Practical Science on Movement and Pain

More on Flexibility and Running Economy

Frontsplit 1

Never do this.

I have previously posted about some studies addressing the relationship between flexibility and running economy. The studies find that less flexibility correlates with greater running economy. The reason is probably that elastic recoil of muscle and tendon is an important contributor to running power. Just as a golf ball will bounce higher and longer than a squash ball, a runner will bounce higher and further off stiff hamstrings and calves than floppy ones.

I’ve recently come across two more studies on the same issue, discussed at the excellent Sweat Science blog, which I highly recommend.

According to the first study, about 60-70 percent of flexibility is heritable, and one gene that helps determine flexibility level is called COL5A1. The researchers were curious whether variations in this gene would correlate with endurance running performance. It turned out that runners with the “stiffer” version of COL5A1 were faster. Interestingly, the stiffer people were not faster at biking or swimming, where elastic return of energy is less important. The results were essentially repeated in a second study looking at a different set of runners.

Two important takeaways here. First, genetics matter. Second, more evidence that flexibility is overrated. Don’t stretch to get faster. (Or to prevent injuries.)

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9 Responses to More on Flexibility and Running Economy

  1. Heather says:

    Now I know why my husband can run so much faster than me;) Interesting study.

  2. [...] More On Flexibility and Running Economy – Better Movement [...]

  3. There is certainly something to this but in my experience, when I give my clients more flexibility by releasing the binding, particularly around their joints they report that they feel as if they had been running with the parking brake on or as if they were shrink-wrapped before and after the work they felt they could run faster and with greater ease. Many of them who were constantly dealing with injuries, stopped getting injured. One of my clients at age 50 had a streak of over 400 days while training intensively for the mile – he said that he had never gone more than a month without some kind of injury slowing him down. I should say that this seems to be even more the case for athletes who have been running for decades, that the increasing tightness in their body slows them down more than the physiological decline due to aging…

    • Jim,

      I like the image of shrink wrap and have felt something similar in my own body. The idea that more flexibility means better running is very appealing on a common sense level. However, the data just don’t seem to support it. Perhaps different measurements of flexibility would create different study results.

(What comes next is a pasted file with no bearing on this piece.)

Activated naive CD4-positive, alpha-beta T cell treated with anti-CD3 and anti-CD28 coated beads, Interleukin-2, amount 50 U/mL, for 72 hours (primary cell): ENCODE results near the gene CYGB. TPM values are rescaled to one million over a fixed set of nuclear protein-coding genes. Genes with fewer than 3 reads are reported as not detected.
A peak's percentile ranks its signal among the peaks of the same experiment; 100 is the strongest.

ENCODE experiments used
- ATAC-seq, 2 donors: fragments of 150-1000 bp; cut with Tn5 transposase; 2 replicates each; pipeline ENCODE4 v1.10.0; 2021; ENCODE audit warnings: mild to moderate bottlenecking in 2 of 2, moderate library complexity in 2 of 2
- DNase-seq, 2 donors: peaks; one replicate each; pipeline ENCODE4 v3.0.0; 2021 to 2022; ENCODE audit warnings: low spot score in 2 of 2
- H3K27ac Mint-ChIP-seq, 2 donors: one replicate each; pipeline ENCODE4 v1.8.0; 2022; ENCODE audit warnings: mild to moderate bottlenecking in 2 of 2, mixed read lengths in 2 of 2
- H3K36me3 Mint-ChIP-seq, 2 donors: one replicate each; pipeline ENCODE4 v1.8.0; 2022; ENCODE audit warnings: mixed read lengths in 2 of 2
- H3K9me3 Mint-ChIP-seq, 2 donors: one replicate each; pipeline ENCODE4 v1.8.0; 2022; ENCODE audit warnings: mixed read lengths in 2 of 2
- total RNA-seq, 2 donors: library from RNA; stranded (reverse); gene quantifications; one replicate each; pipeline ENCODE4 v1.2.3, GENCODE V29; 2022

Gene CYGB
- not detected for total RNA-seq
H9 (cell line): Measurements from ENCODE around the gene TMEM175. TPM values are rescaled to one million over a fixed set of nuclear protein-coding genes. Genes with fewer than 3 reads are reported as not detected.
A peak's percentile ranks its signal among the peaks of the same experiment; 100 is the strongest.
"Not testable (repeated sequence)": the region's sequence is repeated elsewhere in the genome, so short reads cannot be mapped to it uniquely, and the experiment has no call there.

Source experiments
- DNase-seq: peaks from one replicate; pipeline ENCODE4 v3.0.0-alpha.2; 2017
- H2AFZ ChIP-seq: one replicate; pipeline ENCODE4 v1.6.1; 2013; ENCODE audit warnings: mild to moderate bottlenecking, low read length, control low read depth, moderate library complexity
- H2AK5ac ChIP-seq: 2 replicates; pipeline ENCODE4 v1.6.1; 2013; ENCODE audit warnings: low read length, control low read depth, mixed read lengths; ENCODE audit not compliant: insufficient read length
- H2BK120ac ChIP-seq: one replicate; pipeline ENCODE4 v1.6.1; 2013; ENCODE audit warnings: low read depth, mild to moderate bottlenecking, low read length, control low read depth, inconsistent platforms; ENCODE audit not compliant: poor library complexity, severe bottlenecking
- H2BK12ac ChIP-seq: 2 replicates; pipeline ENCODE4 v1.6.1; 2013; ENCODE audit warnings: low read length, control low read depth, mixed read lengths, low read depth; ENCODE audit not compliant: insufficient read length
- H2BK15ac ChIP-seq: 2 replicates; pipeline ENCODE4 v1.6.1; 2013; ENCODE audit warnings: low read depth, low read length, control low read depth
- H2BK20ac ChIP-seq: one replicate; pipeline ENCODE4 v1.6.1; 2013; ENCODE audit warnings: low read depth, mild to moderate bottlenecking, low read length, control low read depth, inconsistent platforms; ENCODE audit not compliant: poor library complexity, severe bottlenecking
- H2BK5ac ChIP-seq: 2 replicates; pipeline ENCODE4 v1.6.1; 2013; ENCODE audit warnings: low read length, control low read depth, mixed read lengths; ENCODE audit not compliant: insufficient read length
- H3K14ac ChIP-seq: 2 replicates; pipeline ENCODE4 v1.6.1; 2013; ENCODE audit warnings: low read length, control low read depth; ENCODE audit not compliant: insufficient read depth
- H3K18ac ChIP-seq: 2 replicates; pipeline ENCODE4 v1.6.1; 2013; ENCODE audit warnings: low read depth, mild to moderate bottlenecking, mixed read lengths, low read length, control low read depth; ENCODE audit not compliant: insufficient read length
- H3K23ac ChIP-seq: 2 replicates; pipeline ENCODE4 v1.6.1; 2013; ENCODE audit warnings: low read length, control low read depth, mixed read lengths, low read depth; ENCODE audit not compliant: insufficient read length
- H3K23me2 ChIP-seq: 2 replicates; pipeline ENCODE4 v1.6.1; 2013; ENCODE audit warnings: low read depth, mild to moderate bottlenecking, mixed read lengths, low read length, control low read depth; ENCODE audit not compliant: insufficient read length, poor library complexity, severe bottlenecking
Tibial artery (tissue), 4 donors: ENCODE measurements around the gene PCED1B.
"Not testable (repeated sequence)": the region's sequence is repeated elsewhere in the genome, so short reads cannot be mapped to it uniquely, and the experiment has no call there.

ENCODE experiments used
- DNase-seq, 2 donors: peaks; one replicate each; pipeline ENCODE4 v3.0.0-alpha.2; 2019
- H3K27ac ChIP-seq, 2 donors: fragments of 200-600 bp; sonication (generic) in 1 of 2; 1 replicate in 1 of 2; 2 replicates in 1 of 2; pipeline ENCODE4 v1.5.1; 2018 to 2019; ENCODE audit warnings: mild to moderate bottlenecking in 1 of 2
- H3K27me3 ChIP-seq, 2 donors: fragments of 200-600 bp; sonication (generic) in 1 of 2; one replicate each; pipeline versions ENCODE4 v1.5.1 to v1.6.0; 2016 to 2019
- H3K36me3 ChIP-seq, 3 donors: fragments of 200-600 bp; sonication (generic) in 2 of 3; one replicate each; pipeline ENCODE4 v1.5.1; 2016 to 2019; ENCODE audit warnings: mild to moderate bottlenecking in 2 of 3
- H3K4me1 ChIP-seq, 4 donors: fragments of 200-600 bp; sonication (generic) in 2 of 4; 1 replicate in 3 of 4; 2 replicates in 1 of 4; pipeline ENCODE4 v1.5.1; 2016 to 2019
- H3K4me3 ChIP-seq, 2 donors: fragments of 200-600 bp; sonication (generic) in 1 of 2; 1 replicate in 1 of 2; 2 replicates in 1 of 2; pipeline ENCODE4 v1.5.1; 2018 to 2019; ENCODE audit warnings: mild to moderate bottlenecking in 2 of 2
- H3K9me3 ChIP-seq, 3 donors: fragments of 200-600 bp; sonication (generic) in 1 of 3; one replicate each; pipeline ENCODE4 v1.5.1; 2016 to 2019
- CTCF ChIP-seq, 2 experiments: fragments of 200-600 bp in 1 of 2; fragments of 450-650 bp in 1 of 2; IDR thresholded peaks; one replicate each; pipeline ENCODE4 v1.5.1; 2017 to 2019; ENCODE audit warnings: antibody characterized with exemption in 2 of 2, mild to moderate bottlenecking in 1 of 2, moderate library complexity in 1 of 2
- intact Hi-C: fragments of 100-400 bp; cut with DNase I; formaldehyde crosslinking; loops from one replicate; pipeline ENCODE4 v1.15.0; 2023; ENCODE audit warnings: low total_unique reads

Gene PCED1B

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  5. Veronica Jones says:

    The fastest runners on Earth are extremely flexible. Have you seen Olympic Athletes? They have amazing flexibility. This would also translate to vertical jumpers if there were any merit to the theory. High jumpers, basketball players and volleyball players are all very flexable. I think the theory is flawed. But I’d love to see more information on the subject.

    • Veronica,

      If you have any evidence to support your clams, please let me know. The study I cited here and in other posts provides evidence for the exact opposite claims.

  6. colin bell says:

    That is very interesting. In my sport (olympic weightlifting) we hit some extreme body positions.We are generally coached to stretch as much as possible. But i personally know a Commonwealth lifter and a Worlds Masters Champion who wouldnt know what a stretch is! I was doing tonnes of stretching and self myofascial release with negligable results. Would the Feldenkrais Method help my sport?

    • Colin,

      Thank for the info. Weightlifting seems like a fascinating sport. Of course the study in question applies only to running, and your sport, along with dance or gymnastics or diving, is one of the few that requires high levels of flexibility. I think the best way to get functional flexibility for weightlifting is probably by doing weightlifting. Extreme ranges of motion, particularly under heavy load and at high speeds and forces is a huge threat to the brain. You can reduce the threat by getting familiar with it and gaining skills in that context, which is exactly what weightlifting training does. Feldenkrais or some other movement practice might be able to get you to safely explore and incorporate some ranges of motion or movement patterns that would be too dangerous to perform under load. Chances are, good weightlifting coaches have already discovered the best ways to get the job done, and have already used any feldenkrais type principles in teaching their athletes, such as moving at very slow speeds or without loads to groove proper technique in the absence of threat.

      ailar with it and In order to decrease the that yu need to

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